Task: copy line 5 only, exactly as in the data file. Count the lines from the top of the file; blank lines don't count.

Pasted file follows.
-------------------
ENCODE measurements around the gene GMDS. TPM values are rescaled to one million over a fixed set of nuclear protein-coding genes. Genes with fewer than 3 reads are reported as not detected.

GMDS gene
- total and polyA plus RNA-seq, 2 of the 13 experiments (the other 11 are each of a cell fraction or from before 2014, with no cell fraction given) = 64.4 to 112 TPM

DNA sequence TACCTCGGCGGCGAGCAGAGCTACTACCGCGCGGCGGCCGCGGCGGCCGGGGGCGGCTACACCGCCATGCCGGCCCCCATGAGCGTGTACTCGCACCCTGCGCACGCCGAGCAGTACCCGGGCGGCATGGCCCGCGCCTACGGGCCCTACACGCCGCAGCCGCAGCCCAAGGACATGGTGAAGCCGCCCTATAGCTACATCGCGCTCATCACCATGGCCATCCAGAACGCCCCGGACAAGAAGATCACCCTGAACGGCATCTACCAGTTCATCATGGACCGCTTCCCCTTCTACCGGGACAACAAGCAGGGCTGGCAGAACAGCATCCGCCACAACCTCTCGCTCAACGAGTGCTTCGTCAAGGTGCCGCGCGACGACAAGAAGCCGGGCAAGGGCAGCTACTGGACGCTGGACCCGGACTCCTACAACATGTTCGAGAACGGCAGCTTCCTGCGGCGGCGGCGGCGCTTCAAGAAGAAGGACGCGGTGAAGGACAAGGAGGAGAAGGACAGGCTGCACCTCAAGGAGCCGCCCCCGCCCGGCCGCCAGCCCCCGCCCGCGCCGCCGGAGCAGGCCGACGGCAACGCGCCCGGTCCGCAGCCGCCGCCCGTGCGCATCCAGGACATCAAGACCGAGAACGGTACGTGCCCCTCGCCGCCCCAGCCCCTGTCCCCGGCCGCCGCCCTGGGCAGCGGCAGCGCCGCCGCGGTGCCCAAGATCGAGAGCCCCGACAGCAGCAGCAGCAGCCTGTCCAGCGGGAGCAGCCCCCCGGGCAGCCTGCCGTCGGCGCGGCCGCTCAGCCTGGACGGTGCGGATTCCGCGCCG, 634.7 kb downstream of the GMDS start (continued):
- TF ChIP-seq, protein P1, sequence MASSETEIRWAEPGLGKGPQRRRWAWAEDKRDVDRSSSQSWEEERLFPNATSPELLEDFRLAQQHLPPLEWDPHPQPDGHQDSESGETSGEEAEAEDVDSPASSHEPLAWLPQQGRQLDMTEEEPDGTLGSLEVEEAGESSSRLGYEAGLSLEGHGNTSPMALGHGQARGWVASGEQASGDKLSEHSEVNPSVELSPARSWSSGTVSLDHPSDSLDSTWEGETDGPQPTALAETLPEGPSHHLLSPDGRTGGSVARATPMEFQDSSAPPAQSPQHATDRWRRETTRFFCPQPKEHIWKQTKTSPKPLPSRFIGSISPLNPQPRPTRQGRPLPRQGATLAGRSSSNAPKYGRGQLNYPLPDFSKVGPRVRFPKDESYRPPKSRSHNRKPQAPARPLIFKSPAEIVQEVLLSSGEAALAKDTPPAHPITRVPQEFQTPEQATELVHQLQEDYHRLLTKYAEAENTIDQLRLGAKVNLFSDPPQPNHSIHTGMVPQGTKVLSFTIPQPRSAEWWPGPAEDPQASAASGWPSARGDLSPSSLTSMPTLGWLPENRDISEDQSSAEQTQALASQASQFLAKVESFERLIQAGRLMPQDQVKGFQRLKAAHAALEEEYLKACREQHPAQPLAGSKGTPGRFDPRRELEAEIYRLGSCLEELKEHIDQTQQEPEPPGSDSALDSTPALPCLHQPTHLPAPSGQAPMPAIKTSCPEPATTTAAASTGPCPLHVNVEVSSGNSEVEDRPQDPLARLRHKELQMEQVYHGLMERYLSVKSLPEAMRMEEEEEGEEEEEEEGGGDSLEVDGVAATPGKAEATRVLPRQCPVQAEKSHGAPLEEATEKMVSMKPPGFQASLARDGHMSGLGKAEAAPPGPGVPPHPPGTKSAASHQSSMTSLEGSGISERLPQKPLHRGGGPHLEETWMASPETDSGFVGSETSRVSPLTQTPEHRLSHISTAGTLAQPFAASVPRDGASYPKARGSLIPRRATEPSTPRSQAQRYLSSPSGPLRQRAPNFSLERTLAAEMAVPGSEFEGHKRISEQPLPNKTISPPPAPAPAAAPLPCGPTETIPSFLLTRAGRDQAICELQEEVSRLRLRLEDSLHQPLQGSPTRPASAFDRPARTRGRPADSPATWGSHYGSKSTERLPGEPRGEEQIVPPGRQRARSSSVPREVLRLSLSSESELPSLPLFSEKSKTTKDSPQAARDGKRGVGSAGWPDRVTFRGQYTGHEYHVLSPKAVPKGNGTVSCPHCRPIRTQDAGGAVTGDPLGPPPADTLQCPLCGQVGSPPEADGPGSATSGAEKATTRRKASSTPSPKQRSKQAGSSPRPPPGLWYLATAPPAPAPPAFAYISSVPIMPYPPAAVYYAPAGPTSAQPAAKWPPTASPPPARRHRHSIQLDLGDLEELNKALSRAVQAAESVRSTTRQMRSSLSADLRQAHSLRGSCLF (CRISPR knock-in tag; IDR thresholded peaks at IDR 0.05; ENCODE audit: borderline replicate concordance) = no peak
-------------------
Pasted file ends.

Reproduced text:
- TF ChIP-seq, protein P1, sequence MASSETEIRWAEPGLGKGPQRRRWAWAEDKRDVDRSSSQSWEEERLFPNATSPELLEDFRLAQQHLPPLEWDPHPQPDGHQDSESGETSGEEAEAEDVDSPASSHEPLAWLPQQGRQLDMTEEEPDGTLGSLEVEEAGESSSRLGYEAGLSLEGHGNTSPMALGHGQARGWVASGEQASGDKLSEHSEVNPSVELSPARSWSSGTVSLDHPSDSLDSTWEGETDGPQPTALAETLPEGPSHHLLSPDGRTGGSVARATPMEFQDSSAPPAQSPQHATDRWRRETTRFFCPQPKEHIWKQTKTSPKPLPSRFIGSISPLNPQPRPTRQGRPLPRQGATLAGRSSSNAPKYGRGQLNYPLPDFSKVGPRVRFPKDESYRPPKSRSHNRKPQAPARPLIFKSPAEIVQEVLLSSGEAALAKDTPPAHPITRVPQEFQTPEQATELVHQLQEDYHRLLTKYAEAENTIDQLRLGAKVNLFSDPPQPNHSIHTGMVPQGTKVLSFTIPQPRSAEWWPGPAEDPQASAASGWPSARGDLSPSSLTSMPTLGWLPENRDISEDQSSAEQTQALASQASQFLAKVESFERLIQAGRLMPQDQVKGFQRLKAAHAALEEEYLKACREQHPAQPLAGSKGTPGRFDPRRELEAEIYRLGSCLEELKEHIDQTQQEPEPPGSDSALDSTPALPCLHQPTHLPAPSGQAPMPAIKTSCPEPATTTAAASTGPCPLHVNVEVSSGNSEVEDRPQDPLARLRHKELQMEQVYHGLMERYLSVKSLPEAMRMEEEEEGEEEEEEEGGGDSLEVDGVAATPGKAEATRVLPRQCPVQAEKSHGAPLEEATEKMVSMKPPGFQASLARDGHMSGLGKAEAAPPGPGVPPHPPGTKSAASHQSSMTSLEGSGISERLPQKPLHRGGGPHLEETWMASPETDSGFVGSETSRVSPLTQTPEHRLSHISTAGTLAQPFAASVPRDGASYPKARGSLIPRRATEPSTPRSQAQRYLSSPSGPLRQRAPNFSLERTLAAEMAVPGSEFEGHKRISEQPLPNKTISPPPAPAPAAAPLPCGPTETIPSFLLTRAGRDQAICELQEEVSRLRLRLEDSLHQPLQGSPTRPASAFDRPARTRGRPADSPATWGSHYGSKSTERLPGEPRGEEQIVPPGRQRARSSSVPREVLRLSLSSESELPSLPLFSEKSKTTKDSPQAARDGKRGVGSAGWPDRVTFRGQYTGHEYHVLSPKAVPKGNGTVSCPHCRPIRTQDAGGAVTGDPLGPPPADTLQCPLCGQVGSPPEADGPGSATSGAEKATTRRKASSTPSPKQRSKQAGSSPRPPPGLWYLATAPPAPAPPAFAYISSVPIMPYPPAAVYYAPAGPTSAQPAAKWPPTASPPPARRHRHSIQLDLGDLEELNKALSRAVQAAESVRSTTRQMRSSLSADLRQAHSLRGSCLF (CRISPR knock-in tag; IDR thresholded peaks at IDR 0.05; ENCODE audit: borderline replicate concordance) = no peak